The Douglas Collected strongly resembles its projectivist brethren in both structure and thematics; there is a great deal of geography and history in lines that start out strongly reminiscent of Creeley and then, after several experiments with lineation, seem to strike a more characteristic individual mode. A late poem such as “The Word” really does wear its genealogy on its surface:
There is no one follows the news
like I do. It is,
the small town, etc.
& that is your availability.
Something obscure, you would say.
But if this reads a bit too much like its progenitors, it also reads remarkably well for a poet who had not yet reached the age of twenty when he wrote it. In his sequence on the James Gang and Charlie Ford, in his lyric explorations of a plains consciousness, even in a premonitory poem arising from the news coverage of Thomas Eagleton in the years prior to his dalliance with George McGovern, Douglas showed an avidity for the news that stays news and, as Dorn remarked, a positive hunger for the power of language. He was, at twenty, wedded to the philosophical assumptions of projective verse, as witnessed by his emphasis on “self-possession” on self-location, on “the umbilicus– / as Center of Universe,” as attested by his copying into his notes the following passage from Charles Olson: “I am more and more persuaded that the revolution I am responsible for is this one, of the identity of a person and his expression (that these are not separable).”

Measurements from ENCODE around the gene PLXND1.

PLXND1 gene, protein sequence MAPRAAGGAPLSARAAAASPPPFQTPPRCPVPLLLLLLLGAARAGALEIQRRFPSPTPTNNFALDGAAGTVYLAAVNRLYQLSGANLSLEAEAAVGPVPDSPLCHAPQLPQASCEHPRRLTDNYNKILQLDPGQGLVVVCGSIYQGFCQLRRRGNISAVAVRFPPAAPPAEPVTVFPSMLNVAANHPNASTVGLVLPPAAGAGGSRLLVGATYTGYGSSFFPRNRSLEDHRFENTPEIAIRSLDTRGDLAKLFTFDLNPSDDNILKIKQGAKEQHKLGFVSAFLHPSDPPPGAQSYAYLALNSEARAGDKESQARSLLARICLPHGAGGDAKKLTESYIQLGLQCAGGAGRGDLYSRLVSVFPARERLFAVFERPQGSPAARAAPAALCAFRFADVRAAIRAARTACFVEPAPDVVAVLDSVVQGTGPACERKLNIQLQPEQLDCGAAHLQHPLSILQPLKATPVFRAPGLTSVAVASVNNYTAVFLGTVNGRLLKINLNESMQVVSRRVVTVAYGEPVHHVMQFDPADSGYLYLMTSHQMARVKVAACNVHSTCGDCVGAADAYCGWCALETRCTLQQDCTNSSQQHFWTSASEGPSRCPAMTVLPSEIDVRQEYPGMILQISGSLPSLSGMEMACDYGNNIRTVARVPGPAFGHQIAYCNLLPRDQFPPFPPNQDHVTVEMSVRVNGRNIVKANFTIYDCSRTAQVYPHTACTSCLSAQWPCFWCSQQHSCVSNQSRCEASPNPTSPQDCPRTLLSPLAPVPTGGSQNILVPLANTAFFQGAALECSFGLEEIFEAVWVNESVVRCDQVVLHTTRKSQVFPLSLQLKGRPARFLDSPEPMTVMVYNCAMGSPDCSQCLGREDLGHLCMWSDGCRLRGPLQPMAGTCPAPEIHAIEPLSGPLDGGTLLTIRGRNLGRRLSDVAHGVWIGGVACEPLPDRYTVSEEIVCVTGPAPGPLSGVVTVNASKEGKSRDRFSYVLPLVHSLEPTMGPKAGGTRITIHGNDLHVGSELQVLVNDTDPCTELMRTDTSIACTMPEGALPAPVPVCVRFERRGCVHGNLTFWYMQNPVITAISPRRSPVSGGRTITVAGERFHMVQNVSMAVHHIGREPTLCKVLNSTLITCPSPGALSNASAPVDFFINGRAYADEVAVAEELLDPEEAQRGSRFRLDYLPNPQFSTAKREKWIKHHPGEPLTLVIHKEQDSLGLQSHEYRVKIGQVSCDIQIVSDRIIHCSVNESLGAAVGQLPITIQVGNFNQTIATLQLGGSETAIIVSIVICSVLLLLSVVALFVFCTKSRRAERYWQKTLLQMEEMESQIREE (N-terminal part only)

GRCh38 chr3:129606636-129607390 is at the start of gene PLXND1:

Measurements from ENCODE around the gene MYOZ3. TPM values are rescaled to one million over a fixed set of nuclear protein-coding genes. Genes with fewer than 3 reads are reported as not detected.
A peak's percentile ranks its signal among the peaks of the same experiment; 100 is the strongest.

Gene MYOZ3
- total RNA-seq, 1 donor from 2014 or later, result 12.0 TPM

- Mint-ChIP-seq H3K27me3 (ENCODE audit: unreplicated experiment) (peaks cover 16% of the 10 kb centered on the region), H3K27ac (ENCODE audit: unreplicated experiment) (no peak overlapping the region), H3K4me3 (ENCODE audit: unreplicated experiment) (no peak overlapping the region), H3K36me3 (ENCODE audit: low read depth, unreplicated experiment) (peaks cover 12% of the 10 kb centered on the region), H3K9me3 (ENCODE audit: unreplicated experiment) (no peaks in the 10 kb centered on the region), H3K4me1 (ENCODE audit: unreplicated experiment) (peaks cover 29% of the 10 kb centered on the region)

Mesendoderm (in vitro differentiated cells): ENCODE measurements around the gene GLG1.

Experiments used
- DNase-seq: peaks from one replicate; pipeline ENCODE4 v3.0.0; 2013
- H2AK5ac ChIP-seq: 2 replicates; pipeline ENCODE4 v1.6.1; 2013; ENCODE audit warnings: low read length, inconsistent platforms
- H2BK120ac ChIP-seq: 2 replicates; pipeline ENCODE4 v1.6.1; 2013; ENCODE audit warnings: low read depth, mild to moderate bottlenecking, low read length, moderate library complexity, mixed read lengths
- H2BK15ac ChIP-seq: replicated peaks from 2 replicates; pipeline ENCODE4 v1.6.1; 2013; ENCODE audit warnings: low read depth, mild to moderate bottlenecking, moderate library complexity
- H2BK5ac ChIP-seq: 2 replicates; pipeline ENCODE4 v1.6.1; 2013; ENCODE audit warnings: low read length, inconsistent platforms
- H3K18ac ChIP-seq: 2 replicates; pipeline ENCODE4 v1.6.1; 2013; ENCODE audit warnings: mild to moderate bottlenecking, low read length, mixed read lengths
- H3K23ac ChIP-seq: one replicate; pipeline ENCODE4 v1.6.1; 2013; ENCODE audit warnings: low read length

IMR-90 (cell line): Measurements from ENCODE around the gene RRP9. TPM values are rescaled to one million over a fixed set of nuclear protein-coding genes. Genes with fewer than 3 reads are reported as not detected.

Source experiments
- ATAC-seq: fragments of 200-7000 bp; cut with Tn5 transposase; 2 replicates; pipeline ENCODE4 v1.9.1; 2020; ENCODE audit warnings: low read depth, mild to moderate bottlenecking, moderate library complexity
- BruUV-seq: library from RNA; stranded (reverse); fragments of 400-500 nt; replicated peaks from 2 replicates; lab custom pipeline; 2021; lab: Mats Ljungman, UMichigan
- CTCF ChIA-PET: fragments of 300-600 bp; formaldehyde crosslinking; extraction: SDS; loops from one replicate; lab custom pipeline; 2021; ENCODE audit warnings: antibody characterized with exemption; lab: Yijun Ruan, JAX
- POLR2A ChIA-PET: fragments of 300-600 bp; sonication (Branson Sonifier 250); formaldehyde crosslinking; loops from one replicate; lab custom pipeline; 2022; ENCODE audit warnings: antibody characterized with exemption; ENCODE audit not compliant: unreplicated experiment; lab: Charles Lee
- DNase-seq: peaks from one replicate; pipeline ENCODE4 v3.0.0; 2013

Irby spotted something of continental significance in the younger poet and in his journey. The elder artist knew that for someone like Douglas:
to reach from that, your
St. Joe to present Lawrence
is a cut as far
and continental as the reach
He saw Douglas as someone “in the whirlpool of the continent,” recollecting the Midwest’s proclivity for tornadic disruptions while recognizing the younger man’s placement in the eye of the swirling forces of change that were even then shaking the nation, a generational difference signaled in Douglas’s signing of one late letter to John Martin, “Workingman’s Dead, Max.” Those continental traversals, too, in Irby’s view, were what linked his own art to Douglas’s and to that of other post-Olson poets. Irby likened his own Oregon trip to Douglas’s imminent return across the vast reaches to Kansas: